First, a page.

Congratulations to the Nebraska-Omaha Mavericks, who have finally won the Maverick Stampede.
“For us, it’s big,” said UNO head coach Mike Kemp. “We’ve been waiting a long time for this. We’ve been close so many times, for us to get over the hump is so very important.”
The Mavs beat Connecticut 4-1 in the opening round, and Merrimack 4-3 in the title game. Freshman Bill Thomas — assisted by future superstar Scott Parse — had the game-winning goal, shorthanded, at 7:29 in the third.
This was the fifth annual Maverick Stampede, and host UNO’s first title.
Not Quite a Title, but Noteworthy
And congrats to the Miami RedHawks for their two wins in the Lefty McFadden Invitational in Dayton. The wins over Boston University and Northeastern vaulted Miami from No. 15 to No. 10 in the USCHO.com/CSTV poll.
Rules Is Rules
The D-I season isn’t even two weeks old, and already the NCAA’s decision to crack down on rule enforcement is the hottest topic in the CCHA.
Before the start of the 2004-05 season, the NCAA wrote an open letter to the college hockey community explaining that, in the NCAA’s opinion, the game was in danger of getting out of hand, and that restoring order — making the game of college hockey was it was intended to be — meant stricter enforcement of targeted rules.
The result, at least last weekend, was a lot of goals — and a lot of special-teams goals. A total of 123 goals were scored in 17 games involving CCHA teams, including exhibition games, averaging out to just over seven per game.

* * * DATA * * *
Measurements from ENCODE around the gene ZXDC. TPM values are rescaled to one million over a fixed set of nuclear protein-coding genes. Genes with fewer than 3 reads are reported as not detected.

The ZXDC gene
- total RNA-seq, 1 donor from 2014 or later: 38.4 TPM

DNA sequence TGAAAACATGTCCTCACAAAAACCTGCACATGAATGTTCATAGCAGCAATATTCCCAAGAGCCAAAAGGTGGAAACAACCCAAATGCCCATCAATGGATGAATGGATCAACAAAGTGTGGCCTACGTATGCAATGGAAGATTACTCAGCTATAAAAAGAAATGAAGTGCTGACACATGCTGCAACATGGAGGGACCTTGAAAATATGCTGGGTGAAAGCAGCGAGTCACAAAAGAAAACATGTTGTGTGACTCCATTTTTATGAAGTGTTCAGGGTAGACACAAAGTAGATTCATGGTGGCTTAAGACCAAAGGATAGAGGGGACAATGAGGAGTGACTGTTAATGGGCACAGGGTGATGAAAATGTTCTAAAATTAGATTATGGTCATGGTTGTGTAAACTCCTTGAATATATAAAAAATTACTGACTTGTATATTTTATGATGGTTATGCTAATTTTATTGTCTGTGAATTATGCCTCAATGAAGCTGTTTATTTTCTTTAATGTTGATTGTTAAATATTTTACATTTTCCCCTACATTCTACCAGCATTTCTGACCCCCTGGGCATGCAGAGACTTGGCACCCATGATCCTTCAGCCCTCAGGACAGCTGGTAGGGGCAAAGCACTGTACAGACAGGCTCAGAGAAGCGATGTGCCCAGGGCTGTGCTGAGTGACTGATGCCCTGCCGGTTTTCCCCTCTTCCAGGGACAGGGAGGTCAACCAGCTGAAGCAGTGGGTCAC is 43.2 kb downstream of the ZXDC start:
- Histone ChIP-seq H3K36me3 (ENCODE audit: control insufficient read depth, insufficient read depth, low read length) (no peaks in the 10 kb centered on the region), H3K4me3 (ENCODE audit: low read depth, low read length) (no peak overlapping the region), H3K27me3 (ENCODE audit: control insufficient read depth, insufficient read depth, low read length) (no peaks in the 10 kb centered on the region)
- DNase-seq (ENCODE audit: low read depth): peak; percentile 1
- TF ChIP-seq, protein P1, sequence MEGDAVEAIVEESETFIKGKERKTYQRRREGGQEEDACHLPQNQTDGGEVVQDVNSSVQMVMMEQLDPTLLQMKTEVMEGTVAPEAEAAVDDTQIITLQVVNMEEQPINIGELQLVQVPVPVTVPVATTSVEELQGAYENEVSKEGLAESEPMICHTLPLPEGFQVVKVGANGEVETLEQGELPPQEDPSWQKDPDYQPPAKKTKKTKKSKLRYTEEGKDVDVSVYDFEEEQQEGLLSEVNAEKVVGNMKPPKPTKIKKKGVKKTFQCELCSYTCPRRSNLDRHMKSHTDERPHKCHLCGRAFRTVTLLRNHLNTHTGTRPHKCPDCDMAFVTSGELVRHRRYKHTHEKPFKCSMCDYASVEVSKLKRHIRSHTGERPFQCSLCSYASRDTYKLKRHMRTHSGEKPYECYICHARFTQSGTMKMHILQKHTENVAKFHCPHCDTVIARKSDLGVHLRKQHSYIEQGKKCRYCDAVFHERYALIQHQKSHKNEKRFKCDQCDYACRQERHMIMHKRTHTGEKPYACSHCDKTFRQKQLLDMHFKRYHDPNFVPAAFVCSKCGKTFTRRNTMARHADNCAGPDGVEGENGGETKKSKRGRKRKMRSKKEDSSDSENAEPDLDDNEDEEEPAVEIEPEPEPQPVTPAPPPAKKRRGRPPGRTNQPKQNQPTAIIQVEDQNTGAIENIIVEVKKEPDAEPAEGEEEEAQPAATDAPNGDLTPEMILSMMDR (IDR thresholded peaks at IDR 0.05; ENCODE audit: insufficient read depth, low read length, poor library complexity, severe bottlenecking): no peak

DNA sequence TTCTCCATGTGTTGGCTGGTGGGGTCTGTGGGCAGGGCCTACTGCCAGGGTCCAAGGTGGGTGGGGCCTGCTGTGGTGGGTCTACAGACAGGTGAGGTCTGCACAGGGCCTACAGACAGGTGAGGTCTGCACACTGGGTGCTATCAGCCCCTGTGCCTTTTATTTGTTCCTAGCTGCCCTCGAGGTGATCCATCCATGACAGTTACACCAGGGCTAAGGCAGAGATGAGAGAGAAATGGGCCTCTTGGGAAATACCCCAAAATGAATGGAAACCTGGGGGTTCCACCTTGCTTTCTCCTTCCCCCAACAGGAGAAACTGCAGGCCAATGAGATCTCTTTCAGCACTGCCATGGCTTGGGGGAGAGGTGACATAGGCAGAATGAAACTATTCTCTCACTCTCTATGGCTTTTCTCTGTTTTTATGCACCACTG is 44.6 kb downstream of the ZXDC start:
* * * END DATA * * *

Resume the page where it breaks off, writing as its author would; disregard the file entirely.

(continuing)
In 12 D-I games involving CCHA teams, 75 total goals were scored for an average of 6.25. Of those 75 goals, a 41 involved special teams: 24 were five-on-four man-advantage goals; six were five-on-three power-play goals; five were shorthanded goals; five were scored four-on-four; one was scored four-on-three.
Half of those five-on-three power-play goals were game winners.
“We’re all trying to adjust to the way the game is being called,” says Notre Dame head coach Dave Poulin. Of a tie and a loss to Minnesota-Duluth, Poulin says, “I don’t think there was a single harsh word said to a referee in our building.
“We all want the same thing. I think the intent is very, very good. I think at least three times during my 13-year playing career, this same type of initiative did come up and was handled by players and referees.”